Copyright ©2005 NPR. For personal, noncommercial use only. See Terms of Use. For other uses, prior permission required.

SHEILAH KAST, host:

This scenario could be the plot of a novel or a headline from today's newspapers, but it's history. A prisoner of war in American custody turns up dead; American soldiers are charged with his murder, even though there's conflicting testimony and precious little evidence. A new book details what happened in August 1944 when an Italian prisoner of war was found hanged on the beach of a US Army base on Puget Sound near Seattle, Washington. Hours earlier, his unit's barracks had been assaulted by black American enlisted men quartered nearby.

The trial that would follow was the Army's longest court-martial during World War II with the most defendants, prosecuted by a man who would become one of America's most famous lawyers, and according to author Jack Hamann it was a miscarriage of justice.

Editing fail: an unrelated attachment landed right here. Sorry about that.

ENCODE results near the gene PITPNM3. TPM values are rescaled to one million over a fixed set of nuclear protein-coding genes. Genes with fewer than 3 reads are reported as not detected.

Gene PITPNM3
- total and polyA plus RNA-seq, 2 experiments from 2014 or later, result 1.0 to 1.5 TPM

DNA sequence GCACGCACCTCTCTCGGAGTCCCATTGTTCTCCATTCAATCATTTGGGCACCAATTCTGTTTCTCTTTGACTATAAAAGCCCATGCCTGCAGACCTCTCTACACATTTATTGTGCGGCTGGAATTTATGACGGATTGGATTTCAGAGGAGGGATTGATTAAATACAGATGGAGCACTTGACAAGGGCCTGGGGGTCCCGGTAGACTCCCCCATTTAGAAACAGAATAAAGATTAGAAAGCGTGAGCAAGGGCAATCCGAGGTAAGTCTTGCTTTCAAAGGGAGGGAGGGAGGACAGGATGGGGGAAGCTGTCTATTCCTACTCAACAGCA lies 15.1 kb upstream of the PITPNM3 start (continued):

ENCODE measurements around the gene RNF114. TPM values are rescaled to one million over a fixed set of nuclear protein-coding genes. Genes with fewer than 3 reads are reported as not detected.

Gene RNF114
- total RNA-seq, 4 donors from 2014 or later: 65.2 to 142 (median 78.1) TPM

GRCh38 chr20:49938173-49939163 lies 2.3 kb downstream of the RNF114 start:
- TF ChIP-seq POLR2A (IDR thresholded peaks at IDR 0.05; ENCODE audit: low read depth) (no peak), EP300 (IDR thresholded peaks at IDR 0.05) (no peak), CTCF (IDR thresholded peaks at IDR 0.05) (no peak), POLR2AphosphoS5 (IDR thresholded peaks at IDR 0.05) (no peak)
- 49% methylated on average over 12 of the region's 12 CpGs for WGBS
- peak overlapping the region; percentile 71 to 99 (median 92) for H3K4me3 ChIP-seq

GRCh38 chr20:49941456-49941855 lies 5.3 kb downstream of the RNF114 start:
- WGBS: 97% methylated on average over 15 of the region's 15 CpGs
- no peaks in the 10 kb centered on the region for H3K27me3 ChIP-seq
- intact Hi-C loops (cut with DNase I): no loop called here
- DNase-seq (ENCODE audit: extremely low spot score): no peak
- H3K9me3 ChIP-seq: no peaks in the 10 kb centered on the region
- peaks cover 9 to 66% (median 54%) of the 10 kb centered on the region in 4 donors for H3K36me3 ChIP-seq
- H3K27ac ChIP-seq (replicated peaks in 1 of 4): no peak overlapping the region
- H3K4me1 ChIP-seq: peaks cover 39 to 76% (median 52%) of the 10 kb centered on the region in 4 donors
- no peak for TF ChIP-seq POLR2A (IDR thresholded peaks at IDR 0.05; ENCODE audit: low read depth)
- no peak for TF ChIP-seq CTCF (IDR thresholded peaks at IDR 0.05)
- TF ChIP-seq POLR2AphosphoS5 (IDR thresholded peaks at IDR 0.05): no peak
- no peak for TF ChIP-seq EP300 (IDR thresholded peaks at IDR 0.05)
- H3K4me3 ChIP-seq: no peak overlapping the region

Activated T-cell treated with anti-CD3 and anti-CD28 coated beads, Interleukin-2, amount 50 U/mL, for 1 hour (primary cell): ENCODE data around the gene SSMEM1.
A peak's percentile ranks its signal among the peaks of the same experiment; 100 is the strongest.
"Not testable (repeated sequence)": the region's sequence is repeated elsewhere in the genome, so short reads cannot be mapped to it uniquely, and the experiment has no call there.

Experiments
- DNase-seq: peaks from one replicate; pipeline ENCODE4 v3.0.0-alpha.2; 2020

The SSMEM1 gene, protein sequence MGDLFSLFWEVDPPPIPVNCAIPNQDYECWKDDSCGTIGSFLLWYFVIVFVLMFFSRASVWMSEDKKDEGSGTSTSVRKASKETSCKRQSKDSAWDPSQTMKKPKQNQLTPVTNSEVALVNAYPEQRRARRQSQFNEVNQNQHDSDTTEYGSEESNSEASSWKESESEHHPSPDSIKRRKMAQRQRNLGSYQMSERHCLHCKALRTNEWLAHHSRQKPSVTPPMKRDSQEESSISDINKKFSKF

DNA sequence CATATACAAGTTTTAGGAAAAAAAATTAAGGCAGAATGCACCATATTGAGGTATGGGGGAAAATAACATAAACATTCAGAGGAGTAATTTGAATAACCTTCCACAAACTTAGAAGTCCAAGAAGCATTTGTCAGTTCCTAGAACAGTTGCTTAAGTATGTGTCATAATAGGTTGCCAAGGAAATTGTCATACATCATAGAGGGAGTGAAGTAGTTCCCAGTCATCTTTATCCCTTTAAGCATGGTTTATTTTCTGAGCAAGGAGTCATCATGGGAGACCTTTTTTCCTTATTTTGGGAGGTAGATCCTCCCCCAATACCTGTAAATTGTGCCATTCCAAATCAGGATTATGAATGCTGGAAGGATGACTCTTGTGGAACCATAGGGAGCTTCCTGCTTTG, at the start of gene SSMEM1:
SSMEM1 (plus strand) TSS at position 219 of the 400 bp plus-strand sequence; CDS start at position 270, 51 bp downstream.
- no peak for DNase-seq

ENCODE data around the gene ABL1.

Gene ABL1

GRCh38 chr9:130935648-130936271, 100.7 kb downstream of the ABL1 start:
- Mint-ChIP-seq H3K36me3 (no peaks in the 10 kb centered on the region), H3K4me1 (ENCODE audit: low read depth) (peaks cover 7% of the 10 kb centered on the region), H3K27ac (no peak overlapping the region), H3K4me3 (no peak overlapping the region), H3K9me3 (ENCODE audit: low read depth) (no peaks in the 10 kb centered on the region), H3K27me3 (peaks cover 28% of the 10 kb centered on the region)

Hamann, a television correspondent and documentary producer, based his first book in part on nearly declassified evidence. The book is "On American Soil." Hamann joins us from member station KUOW in Seattle.

Welcome to the show.

Mr. JACK HAMANN (Author, "On American Soil"): Hi, Sheilah. Glad to be here.

KAST: Let's start with some background. How did Private Guglielmo Olivotto even come to be at Ft. Lawton, Seattle, in 1944?

Mr. HAMANN: The first big American assault of the war took place as General Patton and others swept across north Africa and met the British army and ended up capturing the two allied forces--a quarter of a million Italian and German prisoners. The allies were completely unprepared for that. They had very few facilities worldwide and the US went out of its way to try to absorb as many of those prisoners as they could. One company of those soldiers of Italians ended up in Seattle's Ft. Lawton.